Paul McCartney to UK Schools: Make Vegan Food 'Mandatory'
Paul McCartney wants to see more vegan food on UK menus. | Mary McCartney
Senior Editor, UK | Southsea, United Kingdom | Contactable via charlotte@livekindly.com

Charlotte has an upper second class honors in History from Oxford Brookes University and a postgraduate certificate in Cultural Heritage from Winchester University. She loves music, travel, and animals. Charlotte resides on the South coast of the UK.

Sir Paul McCartney is backing a call to offer school children more vegan meals.

Together with his daughters, fashion designer Stella McCartney and photographer Mary McCartney, he has signed a letter calling for the guidance to be changed that makes meat, dairy, and fish products mandatory in school meals.

International animal rights group PETA (People for the Ethical Treatment of Animals) is leading the campaign.

The letter—addressed to the UK’s education secretary Gavin Williamson—is also backed by the Royal Society for Public Health and Greenpeace. It calls for more flexibility in nutritional guidelines and school meal plans.

The McCartneys say it’s time for a change. They said in a joint statement: “No one needs to eat meat, so it shouldn’t be mandatory to serve it in schools. It’s time to revise the School Food Standards to help the planet, spare animals, and promote healthy eating.”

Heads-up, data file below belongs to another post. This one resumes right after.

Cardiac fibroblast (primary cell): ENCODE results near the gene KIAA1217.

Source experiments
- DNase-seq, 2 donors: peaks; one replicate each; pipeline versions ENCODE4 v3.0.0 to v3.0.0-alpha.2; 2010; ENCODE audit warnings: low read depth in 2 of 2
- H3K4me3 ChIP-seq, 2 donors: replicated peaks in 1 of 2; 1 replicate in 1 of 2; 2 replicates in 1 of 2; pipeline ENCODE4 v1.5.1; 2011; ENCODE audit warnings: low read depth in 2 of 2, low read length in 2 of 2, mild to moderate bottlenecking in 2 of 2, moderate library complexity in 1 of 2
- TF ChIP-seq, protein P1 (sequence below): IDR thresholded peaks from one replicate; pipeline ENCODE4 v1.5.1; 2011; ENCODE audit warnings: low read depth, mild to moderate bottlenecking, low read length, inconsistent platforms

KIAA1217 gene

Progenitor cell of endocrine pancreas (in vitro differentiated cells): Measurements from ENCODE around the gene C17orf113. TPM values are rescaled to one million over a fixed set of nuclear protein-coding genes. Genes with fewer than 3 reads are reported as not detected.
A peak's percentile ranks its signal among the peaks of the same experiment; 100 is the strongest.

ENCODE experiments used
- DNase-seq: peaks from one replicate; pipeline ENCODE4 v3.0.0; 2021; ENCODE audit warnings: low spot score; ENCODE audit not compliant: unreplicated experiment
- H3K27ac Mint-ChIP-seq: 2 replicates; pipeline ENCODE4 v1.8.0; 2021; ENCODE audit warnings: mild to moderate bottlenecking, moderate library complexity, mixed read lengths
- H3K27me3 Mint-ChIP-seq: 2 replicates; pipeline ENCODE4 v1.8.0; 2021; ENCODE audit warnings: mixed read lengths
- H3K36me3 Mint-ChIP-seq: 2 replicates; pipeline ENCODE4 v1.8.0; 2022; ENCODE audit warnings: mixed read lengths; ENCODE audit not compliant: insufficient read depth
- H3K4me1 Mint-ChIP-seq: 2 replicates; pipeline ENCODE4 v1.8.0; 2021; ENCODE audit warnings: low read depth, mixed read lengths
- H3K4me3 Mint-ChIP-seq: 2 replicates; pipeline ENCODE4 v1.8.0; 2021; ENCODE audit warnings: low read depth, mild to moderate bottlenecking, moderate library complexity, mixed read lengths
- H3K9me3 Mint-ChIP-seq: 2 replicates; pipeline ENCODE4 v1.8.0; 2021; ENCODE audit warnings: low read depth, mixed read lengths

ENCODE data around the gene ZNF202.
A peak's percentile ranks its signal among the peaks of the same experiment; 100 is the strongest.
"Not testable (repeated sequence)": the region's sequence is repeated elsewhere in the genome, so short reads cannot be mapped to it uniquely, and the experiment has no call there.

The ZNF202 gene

Under the UK school food plan, children must be served meat and poultry three or more times per week, and oily fish should be served on at least one occasion every three weeks.

It also states that dairy should be served daily. Non-dairy protein for vegetarians should be served at least three times per week.

The letter is part of the consultation process for a review of the National Food Strategy, the UK’s food system.

Schools Cut Meat for the Planet

They’re not alone. According to a 2019 PETA poll, 70 percent of British schoolchildren want more plant-based meals to be served at school.

Things are starting to change in the UK. Earlier this year, public sectors pledged to cut 9 million kilograms of meat (a 20 percent reduction) from menus in schools, universities, care homes, and hospitals every year.

In January, Leeds City Council announced it would be introducing a new initiative to serve fewer meat products at 180 primary schools. The move is part of the council’s mission to cut Leeds’ carbon footprint in half by 2025.

According to the report, Leeds students are “taste-testing new environmentally-friendly school dinner menus.”